Hashemi Lab           Iowa State University  
       
         Bio Microfluidics and
Optofluidic System
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Available Positions
We are currently seeking highly motivated PhD students to conduct research in our laboratory. For research topic areas, see Reresearch page. Interested students should contact Professor Hashemi via email with the following information:
- Resume / Curriculum Vitae
- References (names & email addresses of 3 people for whom you have worked)
Graduate students with scholraship/fellowship support are encouraged to include this information in their email.


Invited to deliver a keynote presentation at the ASME ICNMM 2014
Nastaran Hashemi is invited to deliver a keynote presentation at theNastaran ASME 2014 Joint US-European Fluids Engineering Division Summer Meeting and the International Conference on Nanochannels, Microchannels, and Minichannels. (Keynote presentation at the ASME)



     
  actuator  Study of Physically Transient Insulating Materials as a Potential Platform for Transient Electronics and Bioelectronics jmccfig
Research Interests    Catherine Meis Published in the Journal of Applied Physics      
 
Microfluidics
Biosensors
Optofluidics
Renewable Energy
Materials
Lab on a Chip
Diagnostics and Therapeutics
Physics of Micro/Nanoscale Phenomena
Nonlinear Dynamics

At the Hashemi Lab, we are working on projects concerned with the design and fabrication of microfluidic/optofluidic devices with applications to clinical diagnosis, renewable energy, and environmental monitoring.

Our primary research objective is to understand how microfluidic transport could provide a fundamental science base for novel fabrication of polymer microfibers with controlled size, shape, and molecular alignment. Computational fluid dynamics and experimental techniques will be employed to design and study characteristics of highly structured microfibers.

Also, hydrodynamic focusing of one laminar stream by another has inspired new approaches in biosensors and cell analysis. We have devised a novel system to ensheathe, focus, and separate the sample stream from the sheath streams. Using grooves at very specific orientations in the upper and lower surfaces of the microchannel, the sheath fluid is directed around the sample stream in the microflow cytometer. The dynamics of fluid flow can be reversed by reversing the direction of the forces applied to the system at low Reynolds number. Integrating the concept of “unstirring” into the groove-based sheath flow system by placing reverse grooves in the channel pointing upstream, the sample stream is separated from the contiguous sheath streams. The unsheathing capability provides the opportunity to recover particles from the sensor with minimal dilution or to recycle the sheath fluid for long-term unattended operation.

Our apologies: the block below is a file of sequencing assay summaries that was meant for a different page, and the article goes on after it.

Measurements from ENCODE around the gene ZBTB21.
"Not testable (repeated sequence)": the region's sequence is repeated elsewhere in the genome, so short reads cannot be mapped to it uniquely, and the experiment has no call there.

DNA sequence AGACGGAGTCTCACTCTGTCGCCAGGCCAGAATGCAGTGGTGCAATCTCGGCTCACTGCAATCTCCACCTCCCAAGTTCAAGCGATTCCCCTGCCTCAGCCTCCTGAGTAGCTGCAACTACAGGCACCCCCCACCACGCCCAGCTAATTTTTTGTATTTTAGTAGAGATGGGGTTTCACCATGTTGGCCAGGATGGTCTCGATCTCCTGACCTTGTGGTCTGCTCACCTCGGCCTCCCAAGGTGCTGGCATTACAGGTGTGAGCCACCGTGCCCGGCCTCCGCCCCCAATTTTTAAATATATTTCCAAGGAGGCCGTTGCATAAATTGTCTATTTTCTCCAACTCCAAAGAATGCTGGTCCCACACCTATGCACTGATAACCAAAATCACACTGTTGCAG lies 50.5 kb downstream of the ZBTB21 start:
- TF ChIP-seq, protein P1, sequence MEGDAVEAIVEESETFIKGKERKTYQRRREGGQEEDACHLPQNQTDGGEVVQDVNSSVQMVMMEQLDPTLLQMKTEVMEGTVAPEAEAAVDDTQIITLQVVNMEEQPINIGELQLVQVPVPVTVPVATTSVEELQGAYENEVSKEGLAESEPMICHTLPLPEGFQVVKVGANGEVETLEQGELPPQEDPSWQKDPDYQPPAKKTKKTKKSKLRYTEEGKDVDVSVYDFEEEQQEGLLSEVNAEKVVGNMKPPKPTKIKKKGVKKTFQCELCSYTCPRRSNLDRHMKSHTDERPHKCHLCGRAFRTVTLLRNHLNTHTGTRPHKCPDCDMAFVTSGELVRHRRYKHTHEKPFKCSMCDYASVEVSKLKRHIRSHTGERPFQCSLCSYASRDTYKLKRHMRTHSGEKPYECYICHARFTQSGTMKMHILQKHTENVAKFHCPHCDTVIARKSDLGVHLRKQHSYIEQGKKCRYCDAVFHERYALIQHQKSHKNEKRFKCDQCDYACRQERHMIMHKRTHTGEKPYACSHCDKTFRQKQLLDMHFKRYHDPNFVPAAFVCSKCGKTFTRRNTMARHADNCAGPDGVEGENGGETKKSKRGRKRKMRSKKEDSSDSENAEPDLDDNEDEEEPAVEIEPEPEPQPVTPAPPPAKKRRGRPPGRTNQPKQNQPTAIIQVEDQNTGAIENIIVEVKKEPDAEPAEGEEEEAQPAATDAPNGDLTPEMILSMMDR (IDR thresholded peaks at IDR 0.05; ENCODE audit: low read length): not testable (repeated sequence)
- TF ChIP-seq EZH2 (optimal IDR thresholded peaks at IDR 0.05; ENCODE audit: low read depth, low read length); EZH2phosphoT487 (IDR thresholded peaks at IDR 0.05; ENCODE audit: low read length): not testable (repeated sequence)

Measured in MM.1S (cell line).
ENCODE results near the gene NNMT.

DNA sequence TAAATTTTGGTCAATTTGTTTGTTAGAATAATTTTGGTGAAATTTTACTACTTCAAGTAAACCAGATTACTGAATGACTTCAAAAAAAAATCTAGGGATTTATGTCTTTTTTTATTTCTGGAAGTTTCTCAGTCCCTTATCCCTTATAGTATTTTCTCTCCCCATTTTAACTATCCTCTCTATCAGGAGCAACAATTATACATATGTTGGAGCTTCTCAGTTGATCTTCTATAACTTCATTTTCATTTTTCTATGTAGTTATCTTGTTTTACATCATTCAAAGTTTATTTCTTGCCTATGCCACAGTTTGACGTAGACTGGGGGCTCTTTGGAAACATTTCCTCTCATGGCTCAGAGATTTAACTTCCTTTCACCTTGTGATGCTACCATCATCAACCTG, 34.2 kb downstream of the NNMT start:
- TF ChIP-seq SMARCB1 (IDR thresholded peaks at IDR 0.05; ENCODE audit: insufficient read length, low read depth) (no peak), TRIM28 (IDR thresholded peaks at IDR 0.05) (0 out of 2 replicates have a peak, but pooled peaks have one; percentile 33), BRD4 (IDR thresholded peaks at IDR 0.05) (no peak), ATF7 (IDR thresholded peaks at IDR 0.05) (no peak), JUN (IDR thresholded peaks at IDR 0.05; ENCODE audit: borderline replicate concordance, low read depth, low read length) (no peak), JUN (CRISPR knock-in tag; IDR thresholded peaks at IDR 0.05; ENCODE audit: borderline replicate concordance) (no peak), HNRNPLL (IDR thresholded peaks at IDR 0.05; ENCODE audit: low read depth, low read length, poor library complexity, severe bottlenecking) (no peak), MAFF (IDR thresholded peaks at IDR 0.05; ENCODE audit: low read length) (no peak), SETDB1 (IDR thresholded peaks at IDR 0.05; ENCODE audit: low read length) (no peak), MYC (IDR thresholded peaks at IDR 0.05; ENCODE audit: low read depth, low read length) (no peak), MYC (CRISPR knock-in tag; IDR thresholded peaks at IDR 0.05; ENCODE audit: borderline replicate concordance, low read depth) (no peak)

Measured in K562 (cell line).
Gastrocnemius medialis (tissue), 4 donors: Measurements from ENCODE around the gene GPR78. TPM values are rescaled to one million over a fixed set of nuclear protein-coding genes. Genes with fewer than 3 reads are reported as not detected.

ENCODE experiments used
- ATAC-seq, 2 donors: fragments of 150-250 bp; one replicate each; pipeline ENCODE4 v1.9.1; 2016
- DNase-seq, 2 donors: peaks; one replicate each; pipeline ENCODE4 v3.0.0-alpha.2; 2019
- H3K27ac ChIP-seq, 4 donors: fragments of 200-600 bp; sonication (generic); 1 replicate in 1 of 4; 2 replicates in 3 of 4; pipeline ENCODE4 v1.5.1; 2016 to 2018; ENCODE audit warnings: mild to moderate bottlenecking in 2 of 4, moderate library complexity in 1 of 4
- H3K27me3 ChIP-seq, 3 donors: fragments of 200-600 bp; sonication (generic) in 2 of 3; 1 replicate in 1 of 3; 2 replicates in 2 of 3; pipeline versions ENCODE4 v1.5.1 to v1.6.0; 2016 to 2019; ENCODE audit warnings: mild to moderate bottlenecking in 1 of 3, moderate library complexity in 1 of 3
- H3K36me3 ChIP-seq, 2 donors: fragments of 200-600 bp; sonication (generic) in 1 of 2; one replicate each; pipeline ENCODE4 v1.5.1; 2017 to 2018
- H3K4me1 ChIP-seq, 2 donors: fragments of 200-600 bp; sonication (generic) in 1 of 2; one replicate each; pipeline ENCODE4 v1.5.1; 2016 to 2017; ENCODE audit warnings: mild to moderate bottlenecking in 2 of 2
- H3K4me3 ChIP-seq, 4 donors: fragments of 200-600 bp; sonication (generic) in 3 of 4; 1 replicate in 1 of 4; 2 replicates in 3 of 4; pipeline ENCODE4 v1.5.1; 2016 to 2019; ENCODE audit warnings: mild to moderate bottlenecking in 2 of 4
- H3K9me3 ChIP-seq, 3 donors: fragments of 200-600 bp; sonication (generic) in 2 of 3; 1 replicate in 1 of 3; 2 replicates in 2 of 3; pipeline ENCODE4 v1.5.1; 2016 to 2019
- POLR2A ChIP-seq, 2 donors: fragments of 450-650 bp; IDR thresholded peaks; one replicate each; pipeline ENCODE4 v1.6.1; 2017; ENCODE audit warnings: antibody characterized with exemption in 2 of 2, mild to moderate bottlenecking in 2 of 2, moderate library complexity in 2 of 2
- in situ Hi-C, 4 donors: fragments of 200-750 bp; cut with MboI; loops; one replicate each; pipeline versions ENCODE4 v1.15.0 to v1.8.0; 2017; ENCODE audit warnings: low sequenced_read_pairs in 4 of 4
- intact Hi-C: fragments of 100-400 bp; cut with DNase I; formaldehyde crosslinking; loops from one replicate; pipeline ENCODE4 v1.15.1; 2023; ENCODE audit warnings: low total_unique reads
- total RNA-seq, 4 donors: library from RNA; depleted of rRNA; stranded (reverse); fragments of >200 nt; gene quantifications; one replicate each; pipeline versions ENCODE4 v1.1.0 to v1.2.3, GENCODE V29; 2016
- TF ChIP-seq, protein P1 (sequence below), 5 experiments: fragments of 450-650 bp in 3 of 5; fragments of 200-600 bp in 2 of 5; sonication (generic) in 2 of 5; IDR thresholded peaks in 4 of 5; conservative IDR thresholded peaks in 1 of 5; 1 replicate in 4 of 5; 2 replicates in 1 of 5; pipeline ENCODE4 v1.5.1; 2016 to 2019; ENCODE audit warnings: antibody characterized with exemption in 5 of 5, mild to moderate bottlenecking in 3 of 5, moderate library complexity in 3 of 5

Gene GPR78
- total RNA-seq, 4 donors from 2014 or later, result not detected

cells     Adult Hippocampal Progenitor Cells Growing on PCL Microfibers

    optofluidics

     Optofluidic Cytometry on a Chip
  It’s not typical for undergraduates to have work published as more than supporting authors, but Meis said she was fortunate enough to be the first author on the paper accepted by the Journal of Applied Physics. Reza Montazami and Nastaran Hashemi, both assistant professors of mechanical engineering, are Meis’ research mentors and authors on the paper.“My mentors were instrumental in guiding the research project and helping me write the paper,” she said.

On-Chip Development of Hydrogel Microfibers from Round to Square/Ribbon-Shaped

microfibers
Our hydrogel microfibers manuscript has been published in the Journal of Materials Chemistry A. We use a microfluidic approach to fabricate gelatin microfibers with controlled sizes and cross sections.




Hashemi invited to attend NAS symposium
Nastaran Hashemi, William March Scholar in Mechanical Engineering and assistant professor, has been invited to attend the National Academy of Sciences Indo-American Frontiers in Science, being held April 7-10, in Agra, India. The symposium is designed to create a collaborative environment by bringing together outstanding young scientists from diverse disciplines to share their research.
(
NAS invitation release)

Hashemi receives NRC/ASEE research publication award for optofluidic approach

Nastaran Hashemi, William March Scholar in Mechanical Engineering, was chosen to receive the 2011 Naval Research Laboratory NRC/ASEE Research Publication Award for her paper “Optofluidic characterization of marine algae using a microflow cytometer.” (Hashemi publication award release)

 hashemi

Pursuing New Ideasbirutawit
Being the William March Scholar in Mechanical Engineering at Iowa State University is much more than just a prestigious title. Nastaran Hashemi was named the latest March Scholar this past fall, and she has hit the ground running with the funding that the award provides her. (Full story)

     
             
             

nastaran@iastate.edu
2028 Black Engineering Building